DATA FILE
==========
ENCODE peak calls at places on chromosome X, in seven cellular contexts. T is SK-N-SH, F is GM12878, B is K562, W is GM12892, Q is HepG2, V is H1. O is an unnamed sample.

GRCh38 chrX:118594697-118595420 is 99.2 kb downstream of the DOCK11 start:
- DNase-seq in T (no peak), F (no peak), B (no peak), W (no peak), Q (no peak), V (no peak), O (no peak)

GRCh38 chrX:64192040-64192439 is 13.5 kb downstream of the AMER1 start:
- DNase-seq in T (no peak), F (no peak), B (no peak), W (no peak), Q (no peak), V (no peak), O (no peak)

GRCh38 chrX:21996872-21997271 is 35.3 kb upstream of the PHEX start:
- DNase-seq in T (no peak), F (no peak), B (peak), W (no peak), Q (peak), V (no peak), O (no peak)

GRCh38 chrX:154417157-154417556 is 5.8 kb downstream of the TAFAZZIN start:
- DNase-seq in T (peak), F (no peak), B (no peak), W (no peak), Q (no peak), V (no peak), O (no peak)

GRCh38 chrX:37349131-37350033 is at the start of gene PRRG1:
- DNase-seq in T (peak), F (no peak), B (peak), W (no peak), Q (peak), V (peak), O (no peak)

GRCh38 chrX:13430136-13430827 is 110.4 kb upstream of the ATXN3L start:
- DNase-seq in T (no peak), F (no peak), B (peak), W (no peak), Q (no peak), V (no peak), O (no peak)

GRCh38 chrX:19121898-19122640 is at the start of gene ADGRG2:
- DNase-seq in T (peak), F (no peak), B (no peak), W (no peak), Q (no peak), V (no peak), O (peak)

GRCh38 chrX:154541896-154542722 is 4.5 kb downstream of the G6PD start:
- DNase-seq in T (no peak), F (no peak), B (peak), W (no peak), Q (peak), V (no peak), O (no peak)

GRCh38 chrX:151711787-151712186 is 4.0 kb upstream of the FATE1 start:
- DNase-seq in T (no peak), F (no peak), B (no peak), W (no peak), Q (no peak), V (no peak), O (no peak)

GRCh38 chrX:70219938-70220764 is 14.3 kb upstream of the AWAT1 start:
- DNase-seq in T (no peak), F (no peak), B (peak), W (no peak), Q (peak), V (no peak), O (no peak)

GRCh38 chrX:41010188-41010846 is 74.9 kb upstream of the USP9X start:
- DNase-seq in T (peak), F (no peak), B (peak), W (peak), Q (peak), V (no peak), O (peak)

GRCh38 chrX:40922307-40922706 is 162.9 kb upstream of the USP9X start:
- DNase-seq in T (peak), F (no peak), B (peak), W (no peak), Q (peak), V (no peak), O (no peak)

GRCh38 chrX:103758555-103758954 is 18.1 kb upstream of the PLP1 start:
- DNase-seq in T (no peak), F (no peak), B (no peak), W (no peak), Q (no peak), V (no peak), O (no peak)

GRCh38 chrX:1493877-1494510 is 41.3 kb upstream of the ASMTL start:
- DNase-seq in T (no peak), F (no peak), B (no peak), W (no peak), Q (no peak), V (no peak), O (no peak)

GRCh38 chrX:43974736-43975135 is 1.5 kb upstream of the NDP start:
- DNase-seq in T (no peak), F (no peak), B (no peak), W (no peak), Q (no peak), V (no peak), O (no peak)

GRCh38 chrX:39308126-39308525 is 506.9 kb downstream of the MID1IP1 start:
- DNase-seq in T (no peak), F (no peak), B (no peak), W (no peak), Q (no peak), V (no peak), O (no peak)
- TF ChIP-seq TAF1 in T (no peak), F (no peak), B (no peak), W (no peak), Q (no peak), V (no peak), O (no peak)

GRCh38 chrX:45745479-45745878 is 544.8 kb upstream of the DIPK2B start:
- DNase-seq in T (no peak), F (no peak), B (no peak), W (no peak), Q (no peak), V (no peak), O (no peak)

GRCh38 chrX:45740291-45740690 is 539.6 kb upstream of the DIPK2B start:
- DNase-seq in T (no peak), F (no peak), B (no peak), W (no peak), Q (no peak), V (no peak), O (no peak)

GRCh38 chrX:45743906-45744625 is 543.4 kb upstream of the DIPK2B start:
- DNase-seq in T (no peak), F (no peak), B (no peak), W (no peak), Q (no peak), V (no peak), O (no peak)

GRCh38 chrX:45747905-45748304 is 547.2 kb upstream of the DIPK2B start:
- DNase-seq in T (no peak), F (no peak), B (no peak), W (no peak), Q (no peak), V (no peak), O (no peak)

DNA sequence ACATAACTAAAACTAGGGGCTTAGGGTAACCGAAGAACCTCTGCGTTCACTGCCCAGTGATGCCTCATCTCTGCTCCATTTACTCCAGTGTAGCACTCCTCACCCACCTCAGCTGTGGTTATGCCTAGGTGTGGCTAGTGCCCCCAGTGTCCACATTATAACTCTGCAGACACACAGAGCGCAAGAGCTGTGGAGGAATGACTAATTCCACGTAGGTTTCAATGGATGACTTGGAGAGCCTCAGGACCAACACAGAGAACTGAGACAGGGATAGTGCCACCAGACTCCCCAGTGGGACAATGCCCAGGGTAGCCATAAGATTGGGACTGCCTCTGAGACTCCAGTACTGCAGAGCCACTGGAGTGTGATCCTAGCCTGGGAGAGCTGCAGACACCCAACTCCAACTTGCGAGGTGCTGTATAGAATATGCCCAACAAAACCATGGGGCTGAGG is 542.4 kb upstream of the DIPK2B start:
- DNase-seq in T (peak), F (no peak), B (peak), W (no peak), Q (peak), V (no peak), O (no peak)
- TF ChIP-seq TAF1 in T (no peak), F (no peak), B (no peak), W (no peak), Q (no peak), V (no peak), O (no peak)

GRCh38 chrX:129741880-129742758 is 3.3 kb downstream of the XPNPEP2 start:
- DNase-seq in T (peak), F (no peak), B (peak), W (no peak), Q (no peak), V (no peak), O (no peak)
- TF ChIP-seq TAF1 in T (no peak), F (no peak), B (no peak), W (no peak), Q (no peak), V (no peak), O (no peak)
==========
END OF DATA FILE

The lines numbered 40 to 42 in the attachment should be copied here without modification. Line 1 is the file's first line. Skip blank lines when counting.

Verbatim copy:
- DNase-seq in T (no peak), F (no peak), B (no peak), W (no peak), Q (no peak), V (no peak), O (no peak)

GRCh38 chrX:45747905-45748304 is 547.2 kb upstream of the DIPK2B start:
- DNase-seq in T (no peak), F (no peak), B (no peak), W (no peak), Q (no peak), V (no peak), O (no peak)